Eva Chen
Eva Chen
Aug 17 · 4 min read
Photo by Oleg Ivanov on Unsplash

It can be difficult to communicate with and love a self-loathing partner – particularly if he or she insists on reading the worst into things you say, or relying too much on you to fill a void, simply because their projecting their own feelings of inadequacy onto you.”

I am that self-loathing partner — the one who reads the worst into what my partner says and the one who shuts down his successes and triumphs, all because I’m unable to deal with my own feelings of inadequacy and low self-worth.

I was blind to my partner’s needs and blamed him for causing our relationship to deteriorate, rather than questioning if I was the one at fault for allowing my insecurities to get in the way.

This realisation didn’t come easily — but amidst all the arguments, the pain and the hurt, I had to face facts and accept the cold, hard, ugly truth about myself: that if I continued to let my insecurities about my self worth bleed into my relationships, I may never be able to love anyone else again.

I came to realise that it’s impossible to love anyone — let alone your partner — if you don’t at first learn to love yourself.

Without learning to love yourself first, it’s easy to let your insecurities manifest into negative traits and habits like narcissism, self-pity, depression and sabotage (for yourself and others). It’s easy to lose yourself in your partner’s world, comparing your successes with his or hers, and berating yourself when you fall short. It might be well and good when it’s only playing in your head, but often insecurities have a way of seeping through the cracks.

My partner for example would tell me about his day at work and his career triumphs and wins, but as I swam in self-pity and self-hatred, I always responded negatively, telling him about my shortcomings and incompetencies rather than celebrating and supporting his goals and wins.

I was angry, critical and defiant of his happiness, refusing to think that anyone could have so much when I had nothing. It left him feeling unsupported and unloved. It was never even meant to be about me — and yet I made it so. I tried desperately to make myself feel better by shutting the other person down, and by doing so had forgotten that relationships are meant to be partnerships, not competition. It’s not possible to love if you feel like you’re constantly competing with one another.

I cry out for acceptance from people to feel like I’m worth loving — when really all I need is to gain acceptance from myself.

I grew up hating myself because I felt I never belonged or was accepted. I was surrounded by beautiful people and was reminded constantly I wasn’t. I was told I wouldn’t amount to anything and would never achieve. These words took a toll on the young and impressionable me. Eventually, I grew up with a shocking level of self-confidence and compensated by clamouring for other people’s acceptance and approval before I felt good about who I was.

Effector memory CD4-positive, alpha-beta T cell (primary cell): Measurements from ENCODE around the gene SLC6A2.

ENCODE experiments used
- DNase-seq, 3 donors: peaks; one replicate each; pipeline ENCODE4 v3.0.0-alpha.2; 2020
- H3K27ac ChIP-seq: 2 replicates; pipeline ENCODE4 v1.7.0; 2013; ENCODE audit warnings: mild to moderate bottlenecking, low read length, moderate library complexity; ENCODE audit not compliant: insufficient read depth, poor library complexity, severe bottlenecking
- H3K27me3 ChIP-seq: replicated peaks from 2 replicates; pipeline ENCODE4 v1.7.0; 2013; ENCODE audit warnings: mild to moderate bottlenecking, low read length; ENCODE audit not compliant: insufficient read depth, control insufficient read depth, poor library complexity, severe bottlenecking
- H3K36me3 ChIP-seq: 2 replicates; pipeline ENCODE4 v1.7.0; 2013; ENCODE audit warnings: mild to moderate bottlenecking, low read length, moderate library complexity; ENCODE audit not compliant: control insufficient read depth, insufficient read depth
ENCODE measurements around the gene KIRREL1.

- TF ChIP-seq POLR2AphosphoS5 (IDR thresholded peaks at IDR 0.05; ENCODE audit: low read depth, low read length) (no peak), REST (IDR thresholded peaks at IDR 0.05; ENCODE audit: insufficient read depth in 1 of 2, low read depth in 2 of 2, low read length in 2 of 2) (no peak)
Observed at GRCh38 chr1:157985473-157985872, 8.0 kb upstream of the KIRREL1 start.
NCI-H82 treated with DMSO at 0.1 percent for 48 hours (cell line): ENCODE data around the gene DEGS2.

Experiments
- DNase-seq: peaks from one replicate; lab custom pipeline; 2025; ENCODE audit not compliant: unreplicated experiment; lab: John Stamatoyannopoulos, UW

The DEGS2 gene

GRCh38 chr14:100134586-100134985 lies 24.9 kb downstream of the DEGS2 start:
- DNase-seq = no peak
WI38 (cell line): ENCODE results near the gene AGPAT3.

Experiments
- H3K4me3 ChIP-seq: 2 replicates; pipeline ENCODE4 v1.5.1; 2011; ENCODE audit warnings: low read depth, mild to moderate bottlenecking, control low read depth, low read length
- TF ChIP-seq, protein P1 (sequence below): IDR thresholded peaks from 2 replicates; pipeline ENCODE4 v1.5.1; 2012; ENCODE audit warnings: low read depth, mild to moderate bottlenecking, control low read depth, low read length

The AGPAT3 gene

This approval seeking behaviour meant I constantly used other people as a reflection of my own self worth. For a long time, I sought affirmation and reassurance from my partner to tell me that I was doing a good job, that I was enough, beautiful and worth loving. In the end even that took its toll on him.

After all, how could he could ever expect to love someone who didn’t even know how to love herself?

It takes courage and a lot of mental work to challenge a mindset that’s been moulded with years of deep-rooted insecurity and self-loathing.

But it can be done.

I acknowledge I am insecure, full of self-loathing and pity that it negatively impacts my ability to have close, loving and strong relationships. I am aware and accepting of this truth— and it doesn’t make me any less of a person.

I know that I need to learn to love myself before I can love someone else.

Now that I have more time to myself, I’ve started to trust my own voice and to challenge the part of me who resists it. Yes, I have inadequacies and feelings of self-doubt here and there, but I remind myself of how far I’ve already come, how much I’ve endured and the qualities of mine which make me smile.

You’re not going to encounter any other relationship in your life that will be as raw, as open and as beautiful as the one you’re going to have with yourself. It’s a relationship that you first must build before you’re able to build with another person. Yes, it’s tough, but it’s 100% worth it.

Eva Chen

Written by

Eva Chen

Curious with a Cup of Coffee. I write about navigating life, love, relationships and our mysterious minds. I write for humans.

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